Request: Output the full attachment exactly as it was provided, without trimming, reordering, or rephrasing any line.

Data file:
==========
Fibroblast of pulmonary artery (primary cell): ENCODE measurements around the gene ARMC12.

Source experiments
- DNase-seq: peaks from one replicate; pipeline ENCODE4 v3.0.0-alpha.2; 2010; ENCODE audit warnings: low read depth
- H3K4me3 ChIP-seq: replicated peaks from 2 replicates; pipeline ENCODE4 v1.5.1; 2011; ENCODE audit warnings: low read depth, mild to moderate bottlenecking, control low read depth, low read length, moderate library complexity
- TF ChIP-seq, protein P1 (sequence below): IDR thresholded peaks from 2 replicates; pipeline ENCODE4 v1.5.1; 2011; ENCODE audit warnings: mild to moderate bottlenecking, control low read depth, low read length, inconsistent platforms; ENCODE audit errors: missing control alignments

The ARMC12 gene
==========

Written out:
Fibroblast of pulmonary artery (primary cell): ENCODE measurements around the gene ARMC12.

Source experiments
- DNase-seq: peaks from one replicate; pipeline ENCODE4 v3.0.0-alpha.2; 2010; ENCODE audit warnings: low read depth
- H3K4me3 ChIP-seq: replicated peaks from 2 replicates; pipeline ENCODE4 v1.5.1; 2011; ENCODE audit warnings: low read depth, mild to moderate bottlenecking, control low read depth, low read length, moderate library complexity
- TF ChIP-seq, protein P1 (sequence below): IDR thresholded peaks from 2 replicates; pipeline ENCODE4 v1.5.1; 2011; ENCODE audit warnings: mild to moderate bottlenecking, control low read depth, low read length, inconsistent platforms; ENCODE audit errors: missing control alignments

The ARMC12 gene